Séminaire d'institut

Vendredi 2 Mars 2018 à 11h00.

Aqueous nanoscale systems: from long range interactions in water to confinement


Sylvie Roke,
(Laboratory for fundamental BioPhotonics, École Polytechnique Fédérale de Lausanne (EPFL), 1015, Lausanne, Switzerland)

amphi Paul Dirac, bât IPN

Invité(e) par
Pierre-François Brevet

présentera en 1 heure :

''Water is important for many processes on earth. In living organisms, membrane formation and functioning, protein folding and activity are driven by hydration. In our environment, water shapes our landscape and determines our climate. To obtain molecular level knowledge on multiple length scales of aqueous solutions and nano- and micron scale curved interfaces in solution, we develop and use nonlinear light scattering and imaging tools. With those methods, we study the interaction of ions and water, the structure of confined water droplets and the formation and functioning of membranes.
By probing the interaction of ions with water with fs elastic second harmonic scattering, a background-free method sensitive to ordering effects on the nanoscale, we find universal long-range effects that can be observed already at an ionic strength of 10 micromolar (~70 hydration shells). 20 different electrolytes all increase the orientational order of bulk water in the same way. This modification of the hydrogen bond network of water is due to the interaction of the total electric field of all the ions with the water network, leading to a modulation of the water-water interactions. This entails a change in the energy stored in bulk water and manifests itself macroscopically as a small amplitude minimum in the surface tension. Light and heavy water show a remarkably different behavior, pointing to the importance of nuclear quantum effects [1-3].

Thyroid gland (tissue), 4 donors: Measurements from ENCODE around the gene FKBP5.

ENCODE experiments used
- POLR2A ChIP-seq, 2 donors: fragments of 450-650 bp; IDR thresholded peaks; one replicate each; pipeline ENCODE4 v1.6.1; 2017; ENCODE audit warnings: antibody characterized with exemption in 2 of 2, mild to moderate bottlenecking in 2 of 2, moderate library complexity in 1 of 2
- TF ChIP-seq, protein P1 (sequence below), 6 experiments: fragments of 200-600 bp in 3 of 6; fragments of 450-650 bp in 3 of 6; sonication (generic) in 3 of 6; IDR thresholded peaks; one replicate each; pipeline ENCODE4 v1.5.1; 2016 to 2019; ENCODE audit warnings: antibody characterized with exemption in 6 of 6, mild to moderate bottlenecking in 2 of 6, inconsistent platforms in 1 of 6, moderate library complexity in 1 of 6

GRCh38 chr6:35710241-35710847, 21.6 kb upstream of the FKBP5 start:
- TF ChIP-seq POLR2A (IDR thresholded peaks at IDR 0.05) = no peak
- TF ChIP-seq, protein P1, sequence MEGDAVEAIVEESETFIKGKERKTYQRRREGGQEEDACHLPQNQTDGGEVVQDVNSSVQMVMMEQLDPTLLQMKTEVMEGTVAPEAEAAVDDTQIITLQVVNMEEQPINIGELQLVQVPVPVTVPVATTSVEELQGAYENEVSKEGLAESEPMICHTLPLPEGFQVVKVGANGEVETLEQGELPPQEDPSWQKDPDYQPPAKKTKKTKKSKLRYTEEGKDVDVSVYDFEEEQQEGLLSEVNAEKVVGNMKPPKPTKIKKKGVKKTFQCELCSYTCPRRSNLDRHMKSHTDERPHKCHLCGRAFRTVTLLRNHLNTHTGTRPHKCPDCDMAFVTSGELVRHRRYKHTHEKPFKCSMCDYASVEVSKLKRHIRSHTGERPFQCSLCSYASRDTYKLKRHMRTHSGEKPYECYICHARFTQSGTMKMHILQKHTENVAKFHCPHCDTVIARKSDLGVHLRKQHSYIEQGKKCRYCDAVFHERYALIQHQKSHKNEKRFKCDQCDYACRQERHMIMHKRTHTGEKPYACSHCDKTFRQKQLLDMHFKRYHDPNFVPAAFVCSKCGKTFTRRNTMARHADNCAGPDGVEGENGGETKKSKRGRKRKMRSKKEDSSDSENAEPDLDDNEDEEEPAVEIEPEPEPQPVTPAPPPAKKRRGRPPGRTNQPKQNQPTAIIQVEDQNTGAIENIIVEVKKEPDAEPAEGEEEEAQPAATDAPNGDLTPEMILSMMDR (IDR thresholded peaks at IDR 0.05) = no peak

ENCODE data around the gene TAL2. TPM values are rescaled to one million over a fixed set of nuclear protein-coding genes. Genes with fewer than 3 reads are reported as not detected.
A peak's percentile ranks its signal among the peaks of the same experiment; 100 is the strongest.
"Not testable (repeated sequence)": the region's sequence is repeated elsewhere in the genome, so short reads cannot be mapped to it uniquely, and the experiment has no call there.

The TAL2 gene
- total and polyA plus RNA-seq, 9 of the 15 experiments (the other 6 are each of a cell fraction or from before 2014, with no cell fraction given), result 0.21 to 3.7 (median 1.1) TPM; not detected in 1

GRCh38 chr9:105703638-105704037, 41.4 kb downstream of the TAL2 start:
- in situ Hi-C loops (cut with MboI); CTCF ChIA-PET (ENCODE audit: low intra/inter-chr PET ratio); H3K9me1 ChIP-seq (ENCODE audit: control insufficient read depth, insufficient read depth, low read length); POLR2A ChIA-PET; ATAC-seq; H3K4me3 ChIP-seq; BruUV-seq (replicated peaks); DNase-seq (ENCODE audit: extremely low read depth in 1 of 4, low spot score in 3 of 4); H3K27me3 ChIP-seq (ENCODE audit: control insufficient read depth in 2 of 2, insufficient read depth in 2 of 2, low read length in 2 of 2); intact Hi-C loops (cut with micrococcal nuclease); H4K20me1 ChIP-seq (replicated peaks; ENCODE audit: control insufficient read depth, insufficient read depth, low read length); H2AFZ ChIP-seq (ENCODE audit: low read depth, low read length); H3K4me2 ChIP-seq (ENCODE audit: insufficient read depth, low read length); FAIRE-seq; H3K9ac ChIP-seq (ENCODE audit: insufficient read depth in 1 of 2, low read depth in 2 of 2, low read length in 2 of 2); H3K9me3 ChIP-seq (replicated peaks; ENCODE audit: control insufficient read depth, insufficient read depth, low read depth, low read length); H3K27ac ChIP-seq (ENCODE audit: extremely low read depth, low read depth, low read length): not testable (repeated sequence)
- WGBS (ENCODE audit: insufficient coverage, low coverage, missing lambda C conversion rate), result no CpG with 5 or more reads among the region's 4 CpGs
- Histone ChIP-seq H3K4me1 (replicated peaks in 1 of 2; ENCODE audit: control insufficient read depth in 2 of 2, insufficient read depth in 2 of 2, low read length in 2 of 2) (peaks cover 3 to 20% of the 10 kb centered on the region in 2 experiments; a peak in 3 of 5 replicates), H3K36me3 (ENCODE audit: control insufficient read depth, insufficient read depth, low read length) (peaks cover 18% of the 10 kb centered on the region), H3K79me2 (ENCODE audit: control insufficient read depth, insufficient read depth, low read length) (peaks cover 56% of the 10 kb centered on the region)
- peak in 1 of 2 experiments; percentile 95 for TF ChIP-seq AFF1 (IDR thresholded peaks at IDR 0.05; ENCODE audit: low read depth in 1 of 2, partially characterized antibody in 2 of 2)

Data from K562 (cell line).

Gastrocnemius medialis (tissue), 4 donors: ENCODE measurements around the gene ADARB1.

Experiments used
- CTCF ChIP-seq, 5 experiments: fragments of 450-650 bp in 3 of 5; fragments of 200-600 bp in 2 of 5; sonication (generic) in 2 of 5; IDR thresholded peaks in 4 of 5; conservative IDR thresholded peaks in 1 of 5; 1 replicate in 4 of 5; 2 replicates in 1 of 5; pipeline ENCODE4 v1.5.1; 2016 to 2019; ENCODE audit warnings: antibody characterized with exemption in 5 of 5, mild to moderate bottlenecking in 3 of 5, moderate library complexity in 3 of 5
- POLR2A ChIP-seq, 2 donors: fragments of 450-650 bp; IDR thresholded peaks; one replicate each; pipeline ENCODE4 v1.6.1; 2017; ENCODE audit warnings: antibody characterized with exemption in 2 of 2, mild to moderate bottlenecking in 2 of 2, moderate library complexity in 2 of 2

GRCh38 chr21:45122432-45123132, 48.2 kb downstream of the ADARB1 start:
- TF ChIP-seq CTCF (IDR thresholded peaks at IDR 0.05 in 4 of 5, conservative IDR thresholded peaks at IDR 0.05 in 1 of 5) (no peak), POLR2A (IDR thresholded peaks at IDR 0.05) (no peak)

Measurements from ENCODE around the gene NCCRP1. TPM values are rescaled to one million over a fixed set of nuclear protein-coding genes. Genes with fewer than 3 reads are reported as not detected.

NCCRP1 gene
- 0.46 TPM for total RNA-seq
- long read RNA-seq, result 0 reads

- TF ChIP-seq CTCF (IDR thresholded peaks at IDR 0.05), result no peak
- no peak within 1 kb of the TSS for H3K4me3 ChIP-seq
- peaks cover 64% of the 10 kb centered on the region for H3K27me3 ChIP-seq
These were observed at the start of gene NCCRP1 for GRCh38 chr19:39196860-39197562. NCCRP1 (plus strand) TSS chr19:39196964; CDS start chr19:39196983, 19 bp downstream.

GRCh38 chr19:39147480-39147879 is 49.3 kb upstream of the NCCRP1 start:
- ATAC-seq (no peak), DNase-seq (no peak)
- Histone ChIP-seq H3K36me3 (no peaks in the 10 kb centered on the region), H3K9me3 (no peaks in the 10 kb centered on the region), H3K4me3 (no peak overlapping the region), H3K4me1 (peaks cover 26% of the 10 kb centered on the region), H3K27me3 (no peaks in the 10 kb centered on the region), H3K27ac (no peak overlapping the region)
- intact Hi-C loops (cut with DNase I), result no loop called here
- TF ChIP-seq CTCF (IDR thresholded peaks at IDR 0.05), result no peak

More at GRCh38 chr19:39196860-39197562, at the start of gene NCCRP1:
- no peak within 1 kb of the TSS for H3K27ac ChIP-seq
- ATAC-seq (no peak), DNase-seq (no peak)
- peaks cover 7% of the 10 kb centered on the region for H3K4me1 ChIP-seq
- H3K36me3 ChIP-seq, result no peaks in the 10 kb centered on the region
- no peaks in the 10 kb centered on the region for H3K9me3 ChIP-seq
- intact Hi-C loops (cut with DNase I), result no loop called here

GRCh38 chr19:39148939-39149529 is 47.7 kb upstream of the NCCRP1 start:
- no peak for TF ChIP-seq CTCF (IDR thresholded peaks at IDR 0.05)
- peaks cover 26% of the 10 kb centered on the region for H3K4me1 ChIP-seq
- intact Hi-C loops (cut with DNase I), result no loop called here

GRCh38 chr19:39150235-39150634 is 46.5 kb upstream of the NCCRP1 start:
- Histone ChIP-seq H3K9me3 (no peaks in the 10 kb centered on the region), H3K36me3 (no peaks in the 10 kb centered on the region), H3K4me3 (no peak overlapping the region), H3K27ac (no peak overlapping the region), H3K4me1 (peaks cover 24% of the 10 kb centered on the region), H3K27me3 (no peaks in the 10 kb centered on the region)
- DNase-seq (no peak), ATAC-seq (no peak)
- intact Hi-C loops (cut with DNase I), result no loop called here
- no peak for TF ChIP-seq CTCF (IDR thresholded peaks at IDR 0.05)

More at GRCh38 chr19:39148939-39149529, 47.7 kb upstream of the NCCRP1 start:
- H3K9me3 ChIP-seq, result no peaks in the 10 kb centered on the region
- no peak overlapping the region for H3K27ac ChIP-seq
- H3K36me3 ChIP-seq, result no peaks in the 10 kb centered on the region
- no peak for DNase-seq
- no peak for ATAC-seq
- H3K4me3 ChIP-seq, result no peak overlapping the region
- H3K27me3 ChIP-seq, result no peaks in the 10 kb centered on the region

Nanoscale water droplets with a radius of 100 nm embedded in a hydrophobic liquid environment are exemplary of (marine) aerosols. We have determined the surface water structure of these small droplets at room temperature, under supercooled conditions and in frozen form and find that the hydrogen bond network at the interface exhibits more order than an equivalent extended planar interface made of the same chemical. The increased amount of order is equivalent to a reduction of the surface temperature by 50 K [4].

References
[1] - Y. Chen, H. I. Okur, N. Gomopoulos, C. Macias-Romero, P. S. Cremer, P. B. Petersen, G. Tocci, D. Wilkins, C. Liang, M. Ceriotti, S. Roke, Sci. Adv. 2016, 2, 4, e1501891
[2] - D. M. Wilkins, D. E. Manolopoulos, S. Roke, and M. Ceriotti, J. Chem. Phys. 2017 146, 181103
[3] - H. I. Okur, Y. Chen, D. M. Wilkins, S. Roke, submitted
[4] - N. Smolentsev, W. J. Smit, H. J. Bakker and S. Roke, Nat. Commun, 2017, 8, 15548, DOI: 10.1038/ncomms15548
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